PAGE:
But earlier this year, NATIFS removed “Mohawk” from Hoover’s listing on the board of directors page on natifs.org
. No public explanation was provided for the change, which came only after the organization faced considerable questions about its association with the scholar.
In February, the Chi-Nations Youth Council
, a group of young Native people in Chicago, Illinois, accused Hoover of “taking resources from Native people for years and lying about her ancestry.
” The statement itself warned people about her then-partner Adam Sings In The Timber, a photographer and citizen of the Crow Tribe
who was publicly accused of sexual assault and sexual misconduct by young Native women.
NATIFS ended up taking down the board of directors page entirely after facing even more fire about a high-ranking employee’s background, which included violence against a Native woman. Dana Thompson, the organization’s co-found and executive director whose tribal affiliation is based on being of descent
, did not respond to inquiries about the discrepancy in advance of an Indianz.Com story published on July 22
Before: Elizabeth Hoover (Mohawk)
A screenshot of the board of directors page for the North American Traditional Indigenous Food Systems (NATIFS) was taken on March 14, 2022. It shows seven members of the board, including “Elizabeth Hoover (Mohawk)” and “Felicia Cocotzin Ruiz (Xicana and Tewa).”
By May 18 2022, the board of directors page on natifs.org showed no tribal affiliation for board member Liz Hoover. Felicia Cocotzin Ruiz is still described as “Xicana and Tewa” though.
Yet when the page re-emerged days later, Hoover was still listed as a member of the board of directors — without the “Mohawk” affiliation. Thompson did not respond to another inquiry, placed via email around mid-day on Wednesday, about the latest change in the NATIFS leadership.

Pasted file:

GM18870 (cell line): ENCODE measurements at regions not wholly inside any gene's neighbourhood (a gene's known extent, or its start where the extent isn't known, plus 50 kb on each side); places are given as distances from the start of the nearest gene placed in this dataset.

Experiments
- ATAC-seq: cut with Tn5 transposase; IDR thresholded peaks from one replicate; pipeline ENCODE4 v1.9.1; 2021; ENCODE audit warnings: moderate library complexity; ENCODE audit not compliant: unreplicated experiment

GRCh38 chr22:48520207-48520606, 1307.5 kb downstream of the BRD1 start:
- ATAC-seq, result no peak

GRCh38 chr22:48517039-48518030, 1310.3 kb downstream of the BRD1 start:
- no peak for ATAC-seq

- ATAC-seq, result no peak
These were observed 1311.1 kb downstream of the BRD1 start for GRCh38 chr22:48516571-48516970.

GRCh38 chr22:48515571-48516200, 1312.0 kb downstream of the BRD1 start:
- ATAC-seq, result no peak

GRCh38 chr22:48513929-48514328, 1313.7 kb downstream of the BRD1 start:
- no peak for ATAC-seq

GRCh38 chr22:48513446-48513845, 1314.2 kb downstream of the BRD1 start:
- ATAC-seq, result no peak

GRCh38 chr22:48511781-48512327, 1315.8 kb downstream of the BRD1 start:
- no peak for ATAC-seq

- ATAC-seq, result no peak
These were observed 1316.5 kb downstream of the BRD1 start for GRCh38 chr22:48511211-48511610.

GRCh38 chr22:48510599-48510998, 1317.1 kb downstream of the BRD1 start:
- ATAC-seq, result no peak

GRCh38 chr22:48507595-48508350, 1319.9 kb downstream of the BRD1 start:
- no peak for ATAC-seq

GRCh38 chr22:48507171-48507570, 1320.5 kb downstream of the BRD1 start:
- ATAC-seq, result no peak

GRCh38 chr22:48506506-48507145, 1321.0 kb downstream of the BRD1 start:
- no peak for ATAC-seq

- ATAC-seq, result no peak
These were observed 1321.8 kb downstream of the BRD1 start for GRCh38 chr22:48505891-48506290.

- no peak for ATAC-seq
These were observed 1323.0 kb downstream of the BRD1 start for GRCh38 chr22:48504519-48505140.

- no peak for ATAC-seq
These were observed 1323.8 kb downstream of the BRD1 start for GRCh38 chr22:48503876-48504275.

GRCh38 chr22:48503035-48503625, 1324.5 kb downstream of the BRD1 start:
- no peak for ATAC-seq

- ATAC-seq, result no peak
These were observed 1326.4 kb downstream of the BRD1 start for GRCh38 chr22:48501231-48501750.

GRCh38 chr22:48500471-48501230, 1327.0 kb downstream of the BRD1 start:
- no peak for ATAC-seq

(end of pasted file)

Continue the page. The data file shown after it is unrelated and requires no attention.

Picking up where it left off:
Likewise, Thompson did not explain why another person’s name no longer appears on the page. As with Hoover, Felicia “Cocotzin” Ruiz
has risen to prominence in Native food circles based on tribal identity claims that are unverifiable.
NATIFS previously described Ruiz as an “Expert on foods of Southwest Indigenous Tribes” and stated that she was “Xicana and Tewa.” Neither designation is the name of any tribe in the Southwest.
Still, Ruiz boasts of her association with the NATIFS circle. Her kitchencurandera.com homepage
includes a glowing quote from Sherman, which he provided for her book as the “CEO and founder of The Sioux Chef and NATIFS.org.”
The departures of Hoover and Ruiz leave NATIFS, whose stature is closely tied to Sherman’s prominence as a leading figure in the Native food world
, with five board members. Two of the five don’t have any tribal affiliations listed.
Despite Hoover leaving NAFSA and NATIFS, both of which operate as non-profits,
she remains employed at the UC Berkeley, where she had been hired in time for the fall 2020 semester
. A subsequent story in the Berkeley News
said she was “one of 11 self-identified Native American/Alaska Native ladder-rank faculty members” at the world renown public land-grant institution.
The story further associated Hoover with “cluster hires” — a practice that is growing among some institutions of higher learning in order to bring more diversity to their faculty. She was quoted as saying that such hires “are going to be the only way universities can build up some of these areas.”
However, a spokesperson from UC Berkeley confirmed that Hoover was not part of the Native American and Indigenous Peoples cluster at the university. The October 21 story on Indianz.Com was incorrect in associating the scholar with the practice.